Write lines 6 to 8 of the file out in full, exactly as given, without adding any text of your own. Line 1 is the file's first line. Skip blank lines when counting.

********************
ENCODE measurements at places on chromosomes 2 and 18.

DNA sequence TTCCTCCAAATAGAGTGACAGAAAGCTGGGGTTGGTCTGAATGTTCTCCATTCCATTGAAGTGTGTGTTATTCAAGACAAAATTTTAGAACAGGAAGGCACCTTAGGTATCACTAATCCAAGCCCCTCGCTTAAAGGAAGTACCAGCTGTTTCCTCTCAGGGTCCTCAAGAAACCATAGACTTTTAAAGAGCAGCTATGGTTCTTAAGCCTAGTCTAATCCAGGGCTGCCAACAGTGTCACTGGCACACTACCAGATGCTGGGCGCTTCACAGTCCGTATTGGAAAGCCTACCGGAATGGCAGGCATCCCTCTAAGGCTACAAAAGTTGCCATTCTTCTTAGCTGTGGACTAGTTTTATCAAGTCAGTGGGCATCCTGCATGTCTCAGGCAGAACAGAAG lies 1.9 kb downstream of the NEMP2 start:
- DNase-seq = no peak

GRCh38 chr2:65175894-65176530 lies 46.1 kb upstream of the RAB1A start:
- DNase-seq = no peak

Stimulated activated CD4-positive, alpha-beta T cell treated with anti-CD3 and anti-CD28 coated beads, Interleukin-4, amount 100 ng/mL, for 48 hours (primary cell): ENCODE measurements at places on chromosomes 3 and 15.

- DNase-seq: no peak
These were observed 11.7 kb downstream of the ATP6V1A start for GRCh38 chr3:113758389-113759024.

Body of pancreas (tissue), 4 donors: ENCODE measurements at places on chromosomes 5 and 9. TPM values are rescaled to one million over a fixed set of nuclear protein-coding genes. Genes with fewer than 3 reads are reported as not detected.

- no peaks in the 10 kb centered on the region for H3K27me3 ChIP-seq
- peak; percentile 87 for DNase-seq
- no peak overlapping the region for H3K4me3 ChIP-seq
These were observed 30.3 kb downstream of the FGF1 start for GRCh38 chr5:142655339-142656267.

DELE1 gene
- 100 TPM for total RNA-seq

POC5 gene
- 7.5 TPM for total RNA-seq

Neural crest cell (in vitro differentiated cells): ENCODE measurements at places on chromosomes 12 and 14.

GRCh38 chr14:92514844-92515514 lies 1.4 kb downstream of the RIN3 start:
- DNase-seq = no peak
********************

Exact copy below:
Stimulated activated CD4-positive, alpha-beta T cell treated with anti-CD3 and anti-CD28 coated beads, Interleukin-4, amount 100 ng/mL, for 48 hours (primary cell): ENCODE measurements at places on chromosomes 3 and 15.

- DNase-seq: no peak
These were observed 11.7 kb downstream of the ATP6V1A start for GRCh38 chr3:113758389-113759024.